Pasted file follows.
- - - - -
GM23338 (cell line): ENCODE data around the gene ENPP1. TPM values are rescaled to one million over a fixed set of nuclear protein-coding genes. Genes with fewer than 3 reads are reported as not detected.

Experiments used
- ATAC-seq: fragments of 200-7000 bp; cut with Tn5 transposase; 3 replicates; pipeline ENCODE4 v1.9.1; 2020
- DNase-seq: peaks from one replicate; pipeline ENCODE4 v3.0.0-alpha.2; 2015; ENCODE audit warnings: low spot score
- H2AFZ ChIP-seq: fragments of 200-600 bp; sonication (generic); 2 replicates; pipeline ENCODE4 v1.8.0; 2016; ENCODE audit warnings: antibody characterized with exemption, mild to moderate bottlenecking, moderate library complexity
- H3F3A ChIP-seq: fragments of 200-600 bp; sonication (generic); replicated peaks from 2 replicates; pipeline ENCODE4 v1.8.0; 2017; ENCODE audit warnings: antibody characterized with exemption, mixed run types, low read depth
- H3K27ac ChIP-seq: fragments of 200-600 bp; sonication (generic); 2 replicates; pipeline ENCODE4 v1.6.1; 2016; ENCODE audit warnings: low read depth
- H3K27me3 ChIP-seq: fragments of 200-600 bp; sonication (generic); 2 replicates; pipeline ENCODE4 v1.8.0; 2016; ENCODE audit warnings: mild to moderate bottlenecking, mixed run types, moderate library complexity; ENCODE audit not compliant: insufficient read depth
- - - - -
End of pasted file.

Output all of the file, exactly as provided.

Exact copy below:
GM23338 (cell line): ENCODE data around the gene ENPP1. TPM values are rescaled to one million over a fixed set of nuclear protein-coding genes. Genes with fewer than 3 reads are reported as not detected.

Experiments used
- ATAC-seq: fragments of 200-7000 bp; cut with Tn5 transposase; 3 replicates; pipeline ENCODE4 v1.9.1; 2020
- DNase-seq: peaks from one replicate; pipeline ENCODE4 v3.0.0-alpha.2; 2015; ENCODE audit warnings: low spot score
- H2AFZ ChIP-seq: fragments of 200-600 bp; sonication (generic); 2 replicates; pipeline ENCODE4 v1.8.0; 2016; ENCODE audit warnings: antibody characterized with exemption, mild to moderate bottlenecking, moderate library complexity
- H3F3A ChIP-seq: fragments of 200-600 bp; sonication (generic); replicated peaks from 2 replicates; pipeline ENCODE4 v1.8.0; 2017; ENCODE audit warnings: antibody characterized with exemption, mixed run types, low read depth
- H3K27ac ChIP-seq: fragments of 200-600 bp; sonication (generic); 2 replicates; pipeline ENCODE4 v1.6.1; 2016; ENCODE audit warnings: low read depth
- H3K27me3 ChIP-seq: fragments of 200-600 bp; sonication (generic); 2 replicates; pipeline ENCODE4 v1.8.0; 2016; ENCODE audit warnings: mild to moderate bottlenecking, mixed run types, moderate library complexity; ENCODE audit not compliant: insufficient read depth